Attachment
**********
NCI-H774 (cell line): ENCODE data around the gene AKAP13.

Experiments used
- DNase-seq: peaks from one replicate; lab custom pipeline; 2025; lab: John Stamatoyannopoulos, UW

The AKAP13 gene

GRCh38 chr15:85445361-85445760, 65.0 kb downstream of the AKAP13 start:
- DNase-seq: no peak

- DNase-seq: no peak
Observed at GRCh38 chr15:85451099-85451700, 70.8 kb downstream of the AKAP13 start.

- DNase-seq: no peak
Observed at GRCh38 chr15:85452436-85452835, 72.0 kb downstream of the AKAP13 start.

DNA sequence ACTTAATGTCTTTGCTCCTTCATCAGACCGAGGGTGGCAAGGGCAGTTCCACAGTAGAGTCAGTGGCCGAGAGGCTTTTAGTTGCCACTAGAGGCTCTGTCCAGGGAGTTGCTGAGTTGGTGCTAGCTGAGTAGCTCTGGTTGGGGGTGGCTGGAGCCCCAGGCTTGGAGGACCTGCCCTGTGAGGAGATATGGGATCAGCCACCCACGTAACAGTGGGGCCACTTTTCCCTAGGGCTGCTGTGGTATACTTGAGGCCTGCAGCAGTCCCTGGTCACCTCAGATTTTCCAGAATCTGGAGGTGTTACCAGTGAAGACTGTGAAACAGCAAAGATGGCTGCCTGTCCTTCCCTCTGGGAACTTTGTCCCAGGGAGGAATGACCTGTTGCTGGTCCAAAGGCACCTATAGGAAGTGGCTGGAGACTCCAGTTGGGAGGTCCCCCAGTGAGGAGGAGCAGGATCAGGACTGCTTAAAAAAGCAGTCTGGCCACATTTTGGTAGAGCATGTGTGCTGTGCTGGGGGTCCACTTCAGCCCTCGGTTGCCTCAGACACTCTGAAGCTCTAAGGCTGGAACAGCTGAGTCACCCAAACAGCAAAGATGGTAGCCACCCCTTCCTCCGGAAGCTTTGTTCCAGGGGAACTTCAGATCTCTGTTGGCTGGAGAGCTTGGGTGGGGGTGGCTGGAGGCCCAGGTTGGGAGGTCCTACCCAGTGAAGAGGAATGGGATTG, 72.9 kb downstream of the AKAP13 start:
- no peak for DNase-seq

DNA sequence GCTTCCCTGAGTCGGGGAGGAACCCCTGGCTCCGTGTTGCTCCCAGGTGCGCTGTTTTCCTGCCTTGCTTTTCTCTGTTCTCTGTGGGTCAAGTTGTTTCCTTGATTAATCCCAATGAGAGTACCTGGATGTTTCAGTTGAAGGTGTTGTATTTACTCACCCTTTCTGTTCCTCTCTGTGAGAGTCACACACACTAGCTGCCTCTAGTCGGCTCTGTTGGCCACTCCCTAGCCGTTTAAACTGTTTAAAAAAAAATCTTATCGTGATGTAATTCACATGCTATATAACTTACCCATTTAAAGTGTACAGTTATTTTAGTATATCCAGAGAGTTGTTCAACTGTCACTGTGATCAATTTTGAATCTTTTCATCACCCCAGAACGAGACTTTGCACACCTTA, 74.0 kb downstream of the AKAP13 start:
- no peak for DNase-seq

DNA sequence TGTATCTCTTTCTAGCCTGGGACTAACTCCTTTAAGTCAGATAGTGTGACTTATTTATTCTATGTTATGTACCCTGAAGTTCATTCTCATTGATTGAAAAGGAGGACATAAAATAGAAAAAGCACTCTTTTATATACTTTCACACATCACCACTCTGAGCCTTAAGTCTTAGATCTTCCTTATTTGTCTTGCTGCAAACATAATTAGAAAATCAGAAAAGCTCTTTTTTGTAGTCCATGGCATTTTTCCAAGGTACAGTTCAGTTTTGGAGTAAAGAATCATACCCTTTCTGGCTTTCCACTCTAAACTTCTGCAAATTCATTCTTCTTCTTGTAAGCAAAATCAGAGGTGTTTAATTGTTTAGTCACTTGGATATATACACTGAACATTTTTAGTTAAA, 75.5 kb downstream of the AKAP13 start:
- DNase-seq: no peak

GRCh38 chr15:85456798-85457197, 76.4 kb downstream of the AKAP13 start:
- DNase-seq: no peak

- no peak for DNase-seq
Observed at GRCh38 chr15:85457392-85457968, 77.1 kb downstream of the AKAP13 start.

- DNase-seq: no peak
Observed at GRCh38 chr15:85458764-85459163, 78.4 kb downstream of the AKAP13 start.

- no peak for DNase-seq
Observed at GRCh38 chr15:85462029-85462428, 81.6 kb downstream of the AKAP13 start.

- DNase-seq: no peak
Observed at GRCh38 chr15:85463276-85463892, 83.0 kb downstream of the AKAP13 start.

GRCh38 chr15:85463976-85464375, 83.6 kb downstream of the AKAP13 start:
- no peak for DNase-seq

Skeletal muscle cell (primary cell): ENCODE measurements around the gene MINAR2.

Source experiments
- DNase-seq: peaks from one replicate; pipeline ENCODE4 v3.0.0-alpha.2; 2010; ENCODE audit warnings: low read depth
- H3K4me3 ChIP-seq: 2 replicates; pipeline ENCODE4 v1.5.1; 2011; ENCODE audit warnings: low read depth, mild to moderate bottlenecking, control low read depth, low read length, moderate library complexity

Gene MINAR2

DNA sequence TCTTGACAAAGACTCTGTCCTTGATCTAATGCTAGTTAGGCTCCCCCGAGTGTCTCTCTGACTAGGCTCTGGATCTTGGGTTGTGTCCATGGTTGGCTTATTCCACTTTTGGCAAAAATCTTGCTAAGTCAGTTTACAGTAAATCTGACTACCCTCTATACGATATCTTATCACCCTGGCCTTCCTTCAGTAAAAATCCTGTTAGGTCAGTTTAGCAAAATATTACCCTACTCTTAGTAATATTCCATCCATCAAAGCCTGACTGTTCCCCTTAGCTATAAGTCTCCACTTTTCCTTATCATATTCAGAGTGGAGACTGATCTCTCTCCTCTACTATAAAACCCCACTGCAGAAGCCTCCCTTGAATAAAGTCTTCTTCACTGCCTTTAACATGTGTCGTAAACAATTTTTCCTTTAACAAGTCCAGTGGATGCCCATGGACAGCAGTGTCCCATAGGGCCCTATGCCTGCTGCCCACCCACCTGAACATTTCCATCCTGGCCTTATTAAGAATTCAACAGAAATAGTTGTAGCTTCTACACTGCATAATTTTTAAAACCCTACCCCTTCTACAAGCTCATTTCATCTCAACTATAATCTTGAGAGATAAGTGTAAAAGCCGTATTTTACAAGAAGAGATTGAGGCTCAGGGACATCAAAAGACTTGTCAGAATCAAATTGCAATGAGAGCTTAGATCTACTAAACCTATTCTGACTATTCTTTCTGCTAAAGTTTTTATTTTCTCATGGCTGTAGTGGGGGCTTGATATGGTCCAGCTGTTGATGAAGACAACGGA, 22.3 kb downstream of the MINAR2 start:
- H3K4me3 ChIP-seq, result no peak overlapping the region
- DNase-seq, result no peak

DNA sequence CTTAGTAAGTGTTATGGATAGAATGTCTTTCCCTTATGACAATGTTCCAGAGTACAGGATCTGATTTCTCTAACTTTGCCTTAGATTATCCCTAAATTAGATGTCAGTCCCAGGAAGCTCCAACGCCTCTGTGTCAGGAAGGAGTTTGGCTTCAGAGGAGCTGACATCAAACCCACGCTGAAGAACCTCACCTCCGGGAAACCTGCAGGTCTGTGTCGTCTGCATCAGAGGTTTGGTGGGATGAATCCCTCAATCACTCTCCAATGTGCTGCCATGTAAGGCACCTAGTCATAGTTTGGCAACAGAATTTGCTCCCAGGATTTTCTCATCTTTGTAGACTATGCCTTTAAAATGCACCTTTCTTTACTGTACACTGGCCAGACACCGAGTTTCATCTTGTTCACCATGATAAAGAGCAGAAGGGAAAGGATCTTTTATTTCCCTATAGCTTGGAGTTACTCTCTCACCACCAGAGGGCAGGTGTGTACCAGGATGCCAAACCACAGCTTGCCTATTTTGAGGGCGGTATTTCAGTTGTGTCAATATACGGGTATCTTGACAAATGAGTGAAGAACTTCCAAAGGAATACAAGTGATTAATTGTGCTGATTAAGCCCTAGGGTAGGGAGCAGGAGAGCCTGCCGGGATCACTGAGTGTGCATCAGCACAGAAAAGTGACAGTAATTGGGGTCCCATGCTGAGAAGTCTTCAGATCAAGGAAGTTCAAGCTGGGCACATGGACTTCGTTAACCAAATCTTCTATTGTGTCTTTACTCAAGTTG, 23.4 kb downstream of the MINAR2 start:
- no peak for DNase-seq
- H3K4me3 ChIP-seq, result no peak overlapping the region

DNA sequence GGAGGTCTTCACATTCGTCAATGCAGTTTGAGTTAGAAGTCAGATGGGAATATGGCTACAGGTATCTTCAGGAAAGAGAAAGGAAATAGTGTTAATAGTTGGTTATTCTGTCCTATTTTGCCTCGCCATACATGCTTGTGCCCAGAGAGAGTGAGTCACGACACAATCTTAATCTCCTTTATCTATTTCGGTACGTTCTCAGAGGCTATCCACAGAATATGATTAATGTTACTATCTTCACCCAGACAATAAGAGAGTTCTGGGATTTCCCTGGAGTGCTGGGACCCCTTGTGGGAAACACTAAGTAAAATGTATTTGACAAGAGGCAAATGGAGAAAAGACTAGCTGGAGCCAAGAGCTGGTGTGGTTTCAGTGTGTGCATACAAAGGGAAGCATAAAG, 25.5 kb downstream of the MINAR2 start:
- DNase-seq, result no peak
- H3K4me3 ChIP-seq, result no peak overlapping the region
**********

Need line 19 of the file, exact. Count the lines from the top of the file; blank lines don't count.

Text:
- no peak for DNase-seq